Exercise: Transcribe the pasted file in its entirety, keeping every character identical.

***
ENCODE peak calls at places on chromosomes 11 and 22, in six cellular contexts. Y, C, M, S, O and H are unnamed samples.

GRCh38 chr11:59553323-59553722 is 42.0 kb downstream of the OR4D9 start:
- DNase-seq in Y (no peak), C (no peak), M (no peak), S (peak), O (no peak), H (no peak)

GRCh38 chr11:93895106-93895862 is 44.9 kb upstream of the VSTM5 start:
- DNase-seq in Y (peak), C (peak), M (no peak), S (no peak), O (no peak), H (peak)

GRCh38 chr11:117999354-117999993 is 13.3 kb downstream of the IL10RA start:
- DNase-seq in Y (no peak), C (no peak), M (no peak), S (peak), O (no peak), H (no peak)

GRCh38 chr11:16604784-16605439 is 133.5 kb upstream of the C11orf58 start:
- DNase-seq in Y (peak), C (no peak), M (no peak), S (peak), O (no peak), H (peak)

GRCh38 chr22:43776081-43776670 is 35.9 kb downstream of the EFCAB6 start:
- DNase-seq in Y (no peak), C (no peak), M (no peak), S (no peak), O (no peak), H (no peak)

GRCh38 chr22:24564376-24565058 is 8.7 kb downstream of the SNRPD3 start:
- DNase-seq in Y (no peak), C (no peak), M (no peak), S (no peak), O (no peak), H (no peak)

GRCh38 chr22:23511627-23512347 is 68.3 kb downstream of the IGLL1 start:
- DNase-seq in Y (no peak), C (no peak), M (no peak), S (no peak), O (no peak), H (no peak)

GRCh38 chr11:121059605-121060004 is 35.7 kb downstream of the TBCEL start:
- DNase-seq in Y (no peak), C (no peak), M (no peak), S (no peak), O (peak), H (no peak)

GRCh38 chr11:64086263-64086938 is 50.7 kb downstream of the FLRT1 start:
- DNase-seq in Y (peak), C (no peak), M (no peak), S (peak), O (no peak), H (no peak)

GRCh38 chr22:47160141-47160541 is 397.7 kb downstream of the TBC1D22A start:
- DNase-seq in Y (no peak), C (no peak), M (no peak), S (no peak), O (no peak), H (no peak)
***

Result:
ENCODE peak calls at places on chromosomes 11 and 22, in six cellular contexts. Y, C, M, S, O and H are unnamed samples.

GRCh38 chr11:59553323-59553722 is 42.0 kb downstream of the OR4D9 start:
- DNase-seq in Y (no peak), C (no peak), M (no peak), S (peak), O (no peak), H (no peak)

GRCh38 chr11:93895106-93895862 is 44.9 kb upstream of the VSTM5 start:
- DNase-seq in Y (peak), C (peak), M (no peak), S (no peak), O (no peak), H (peak)

GRCh38 chr11:117999354-117999993 is 13.3 kb downstream of the IL10RA start:
- DNase-seq in Y (no peak), C (no peak), M (no peak), S (peak), O (no peak), H (no peak)

GRCh38 chr11:16604784-16605439 is 133.5 kb upstream of the C11orf58 start:
- DNase-seq in Y (peak), C (no peak), M (no peak), S (peak), O (no peak), H (peak)

GRCh38 chr22:43776081-43776670 is 35.9 kb downstream of the EFCAB6 start:
- DNase-seq in Y (no peak), C (no peak), M (no peak), S (no peak), O (no peak), H (no peak)

GRCh38 chr22:24564376-24565058 is 8.7 kb downstream of the SNRPD3 start:
- DNase-seq in Y (no peak), C (no peak), M (no peak), S (no peak), O (no peak), H (no peak)

GRCh38 chr22:23511627-23512347 is 68.3 kb downstream of the IGLL1 start:
- DNase-seq in Y (no peak), C (no peak), M (no peak), S (no peak), O (no peak), H (no peak)

GRCh38 chr11:121059605-121060004 is 35.7 kb downstream of the TBCEL start:
- DNase-seq in Y (no peak), C (no peak), M (no peak), S (no peak), O (peak), H (no peak)

GRCh38 chr11:64086263-64086938 is 50.7 kb downstream of the FLRT1 start:
- DNase-seq in Y (peak), C (no peak), M (no peak), S (peak), O (no peak), H (no peak)

GRCh38 chr22:47160141-47160541 is 397.7 kb downstream of the TBC1D22A start:
- DNase-seq in Y (no peak), C (no peak), M (no peak), S (no peak), O (no peak), H (no peak)